To those whose lifelong pattern has been to cringe before their masters, Jesus offers a way to liberate themselves from servile actions and a servile mentality. And he asserts that they can do this before there is a revolution. There is no need to wait until Rome is defeated, peasants have land, or slaves are freed. They can begin to behave with dignity and recovered humanity now, even under the unchanged conditions of the old order. Jesus’ sense of divine immediacy has social implications. The reign of God is already breaking into the world, and it comes, not as an imposition from on high, but as the leaven slowly causing the dough to rise (Matt. 13:33). Jesus’ teaching on nonviolence is thus integral to his proclamation of the dawning of the reign of God. Here was indeed a way to resist the Powers That Be without being made over into their likeness. Jesus did not endorse armed revolution. It is not hard to see why. In the conditions of first-century Palestine, violent revolution against the Romans would prove catastrophic. But he did lay the foundations for a social revolution, as biblical scholar Richard A. Horsley has pointed out. And a social revolution becomes political when it reaches a critical threshold of acceptance; this in fact did happen to the Roman empire as the Christian church overcame it from below.
Nor were peasants and slaves in a position to transform the economic system by frontal assault. But they could begin to act from an already recovered dignity and freedom. They could create within the shell of the old society the foundations of God’s domination-free order. They could begin living as if the Reign of God were already arriving. To an oppressed people, Jesus is saying, Do not continue to acquiesce in your oppression by the Powers; but do not react violently to it either. Rather, find a third way, a way that is neither submission nor assault, flight nor fight, a way that can secure your human dignity and begin to change the power equation, even now, before the revolution. Turn your cheek, thus indicating to the one who backhands you that his attempts to shame you into servility have failed. Strip naked and parade out of court, thus taking the momentum of the law and the whole debt economy and flipping them, jujitsu-like, in a burlesque of legality. Walk a second mile, surprising the occupation troops byplacing them in jeopardy with their superiors. In short, take the law and push it to the point of absurdity. These are, of course, not rules to be followed legalistically, but examples to spark an infinite variety of creative responses in new and changing circumstances. They break the cycle of humiliation with humor and even ridicule, exposing the injustice of the system. They recover for the poor a modicum of initiative that can force the oppressor to see them in a new light. Jesus is not advocating nonviolence merely as a technique for outwitting the enemy, but as a just means of opposing the enemy in a way that holds open the possibility of the enemy’s becoming just also. Both sides must win. We are summoned to pray for our enemies’ transformation, and to respond to ill treatment with a love that is not only godly but also from God.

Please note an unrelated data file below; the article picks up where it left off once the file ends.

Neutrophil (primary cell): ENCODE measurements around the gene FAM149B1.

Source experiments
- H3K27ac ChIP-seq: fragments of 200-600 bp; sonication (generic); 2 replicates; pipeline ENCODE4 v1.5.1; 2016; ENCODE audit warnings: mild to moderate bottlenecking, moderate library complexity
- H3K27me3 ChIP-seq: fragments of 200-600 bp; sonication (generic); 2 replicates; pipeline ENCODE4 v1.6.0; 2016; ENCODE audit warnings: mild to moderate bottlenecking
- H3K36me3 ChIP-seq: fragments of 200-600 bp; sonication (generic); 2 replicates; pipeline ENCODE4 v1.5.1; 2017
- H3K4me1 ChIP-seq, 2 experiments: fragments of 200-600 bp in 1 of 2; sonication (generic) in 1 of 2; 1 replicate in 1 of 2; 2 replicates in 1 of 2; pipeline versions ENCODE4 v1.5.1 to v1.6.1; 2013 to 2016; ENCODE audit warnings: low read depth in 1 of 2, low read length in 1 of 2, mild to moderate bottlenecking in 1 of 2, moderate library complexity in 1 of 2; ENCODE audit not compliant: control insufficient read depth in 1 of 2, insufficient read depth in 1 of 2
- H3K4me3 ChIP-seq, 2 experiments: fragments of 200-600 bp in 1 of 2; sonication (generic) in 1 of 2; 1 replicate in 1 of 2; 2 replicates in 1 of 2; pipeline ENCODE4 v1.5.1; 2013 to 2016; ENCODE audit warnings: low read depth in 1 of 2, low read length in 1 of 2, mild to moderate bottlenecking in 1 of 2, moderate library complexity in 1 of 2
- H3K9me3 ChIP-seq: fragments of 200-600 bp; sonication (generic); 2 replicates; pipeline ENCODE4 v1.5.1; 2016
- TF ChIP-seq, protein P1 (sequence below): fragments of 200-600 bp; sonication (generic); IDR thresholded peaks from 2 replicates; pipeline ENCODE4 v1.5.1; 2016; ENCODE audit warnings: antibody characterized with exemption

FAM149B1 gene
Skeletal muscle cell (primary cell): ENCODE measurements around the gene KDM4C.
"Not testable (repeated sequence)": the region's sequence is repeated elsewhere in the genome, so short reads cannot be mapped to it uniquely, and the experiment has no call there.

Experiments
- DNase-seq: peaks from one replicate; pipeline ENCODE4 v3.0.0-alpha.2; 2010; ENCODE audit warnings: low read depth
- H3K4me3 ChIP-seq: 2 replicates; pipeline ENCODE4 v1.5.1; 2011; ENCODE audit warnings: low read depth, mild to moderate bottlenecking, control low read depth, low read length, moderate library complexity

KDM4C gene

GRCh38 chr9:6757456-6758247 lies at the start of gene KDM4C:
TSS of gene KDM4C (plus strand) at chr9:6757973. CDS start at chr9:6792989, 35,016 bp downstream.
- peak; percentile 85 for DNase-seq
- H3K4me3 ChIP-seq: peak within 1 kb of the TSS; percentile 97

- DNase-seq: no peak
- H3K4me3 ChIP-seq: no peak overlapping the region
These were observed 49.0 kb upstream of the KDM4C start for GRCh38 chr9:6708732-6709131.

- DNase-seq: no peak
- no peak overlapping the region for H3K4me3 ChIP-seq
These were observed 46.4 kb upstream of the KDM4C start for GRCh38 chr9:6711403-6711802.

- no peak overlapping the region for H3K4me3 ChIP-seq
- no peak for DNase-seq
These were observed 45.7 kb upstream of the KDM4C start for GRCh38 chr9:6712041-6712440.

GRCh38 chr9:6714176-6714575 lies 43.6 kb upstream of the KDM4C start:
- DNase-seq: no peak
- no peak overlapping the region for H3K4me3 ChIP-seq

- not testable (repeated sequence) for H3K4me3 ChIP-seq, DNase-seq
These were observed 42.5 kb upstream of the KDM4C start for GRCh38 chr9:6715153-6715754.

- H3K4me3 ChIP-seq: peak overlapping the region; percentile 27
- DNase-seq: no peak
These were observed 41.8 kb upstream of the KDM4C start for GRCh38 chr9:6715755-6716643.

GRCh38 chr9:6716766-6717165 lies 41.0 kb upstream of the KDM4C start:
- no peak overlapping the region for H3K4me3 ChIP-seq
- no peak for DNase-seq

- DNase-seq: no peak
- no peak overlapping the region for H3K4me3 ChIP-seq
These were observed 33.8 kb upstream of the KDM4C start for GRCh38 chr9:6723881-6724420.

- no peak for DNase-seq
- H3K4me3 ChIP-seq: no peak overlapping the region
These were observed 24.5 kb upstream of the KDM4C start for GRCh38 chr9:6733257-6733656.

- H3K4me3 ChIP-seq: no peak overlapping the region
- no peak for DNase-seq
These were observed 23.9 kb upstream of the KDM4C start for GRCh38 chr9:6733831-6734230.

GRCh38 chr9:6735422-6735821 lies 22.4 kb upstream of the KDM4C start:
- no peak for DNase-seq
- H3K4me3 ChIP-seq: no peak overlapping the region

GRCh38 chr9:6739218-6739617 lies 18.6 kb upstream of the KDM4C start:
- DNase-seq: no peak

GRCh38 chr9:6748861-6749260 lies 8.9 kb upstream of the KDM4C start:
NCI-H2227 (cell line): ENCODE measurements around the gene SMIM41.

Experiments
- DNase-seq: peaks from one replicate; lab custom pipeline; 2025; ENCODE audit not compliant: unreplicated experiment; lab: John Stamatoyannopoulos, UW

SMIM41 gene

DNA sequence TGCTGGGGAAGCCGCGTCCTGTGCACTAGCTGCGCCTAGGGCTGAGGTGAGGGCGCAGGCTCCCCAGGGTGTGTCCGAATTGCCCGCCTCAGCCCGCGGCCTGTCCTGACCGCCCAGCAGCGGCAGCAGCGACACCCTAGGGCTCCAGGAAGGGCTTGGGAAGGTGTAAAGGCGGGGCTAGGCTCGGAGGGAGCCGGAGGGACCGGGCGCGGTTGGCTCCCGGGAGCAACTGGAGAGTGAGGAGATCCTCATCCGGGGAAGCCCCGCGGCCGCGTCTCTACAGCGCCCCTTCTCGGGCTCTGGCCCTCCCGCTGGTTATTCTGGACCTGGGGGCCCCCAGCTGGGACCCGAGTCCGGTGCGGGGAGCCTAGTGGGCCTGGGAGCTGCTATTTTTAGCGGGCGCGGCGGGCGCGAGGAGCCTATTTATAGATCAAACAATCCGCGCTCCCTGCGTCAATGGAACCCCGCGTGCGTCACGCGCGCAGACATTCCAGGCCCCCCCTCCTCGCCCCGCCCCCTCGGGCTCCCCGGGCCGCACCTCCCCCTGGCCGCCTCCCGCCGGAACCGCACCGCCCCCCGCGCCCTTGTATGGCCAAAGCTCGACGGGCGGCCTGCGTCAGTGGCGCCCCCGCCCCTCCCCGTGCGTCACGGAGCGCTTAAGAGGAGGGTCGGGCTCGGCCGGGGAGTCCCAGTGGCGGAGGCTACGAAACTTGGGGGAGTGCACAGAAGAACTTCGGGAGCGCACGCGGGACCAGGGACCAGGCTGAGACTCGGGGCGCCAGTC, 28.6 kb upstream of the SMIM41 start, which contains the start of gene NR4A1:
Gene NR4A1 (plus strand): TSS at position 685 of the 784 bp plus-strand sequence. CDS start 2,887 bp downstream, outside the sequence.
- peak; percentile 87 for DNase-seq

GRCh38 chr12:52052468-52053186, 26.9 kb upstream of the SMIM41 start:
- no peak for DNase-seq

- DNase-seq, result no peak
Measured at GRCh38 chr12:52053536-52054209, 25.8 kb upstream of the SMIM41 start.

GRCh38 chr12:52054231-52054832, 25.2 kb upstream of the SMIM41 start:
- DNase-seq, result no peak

The logic of Jesus’ examples in Matthew 5:3 9b-41 goes beyond both inaction and overreaction to a new response, fired in the crucible of love, that promises to liberate the oppressed from evil even as it frees the oppressor from sin. Do not react violently to evil, do not counter evil in kind, do not let evil dictate the terms of your opposition, do not let violence lead you to mirror your opponent—this forms the revolutionary principle that Jesus articulates as the basis for nonviolently engaging the Powers.
Jesus, in short, abhors both passivity and violence. He articulates, out of the history of his own people’s struggles, a way by which evil can be opposed without being mirrored, the oppressor resisted without being emulated, and the enemy neutralized without being destroyed. Those who have lived by Jesus’ words – Leo Tolstoy, Mohandas Gandhi, Muriel Lester, Martin Luther King, Jr., Dorothy Day, Cesar Chavez, Hildegard and Jean Goss-Mayr, Mairead (Corrigan) Maguire, Adolfo Perez Esquivel, Daw Aung San Suu Kyi, and countless others less well known – point us to a new way of confronting evil whose potential for personal and social transformation we are only beginning to grasp today.
The following is excerpted from pages 22-23 of Violence and Nonviolence in South Africa: Jesus’ Third Way, Walter Wink, 1987.
Some readers may object to the idea of discomforting the soldier or embarrassing the creditor. But can people who are engaged in oppressive acts repent unless made uncomfortable with their actions? There is, admittedly, the danger of using nonviolence as a tactic of revenge and humiliation. There is also, at the opposite extreme, an equal danger of sentimentality and softness that confuses the uncompromising love of Jesus with being nice. Loving confrontation can free both the oppressed from docility and the oppressor from sin.
Even if nonviolent action does not immediately change the heart of the oppressor, it does affect those committed to it. As Martin Luther King, Jr. attested, it gives them new self-respect, and calls up resources of strength and courage they did not know they had. To ‘those who have power, Jesus’ advice to the powerless may seem paltry. But to those whose lifelong pattern has been to cringe, bow, and scrape before their masters, and who have internalized their role as inferiors, this small step is momentous. It is comparable to the attempt by black charwomen in South Africa to join together in what will be for some of them an almost insuperable step: to begin calling their employers by their first names.
These three examples amplify what Jesus means in his thesis statement: “Do not violently resist evil (or, one who is evil).” Instead of the two options ingrained in us by millions of years of unreflective, brute response to biological threats from the environment: flight or fight, Jesus offers a third way. This new way marks a historic mutation in human development: the revolt against the principle of natural selection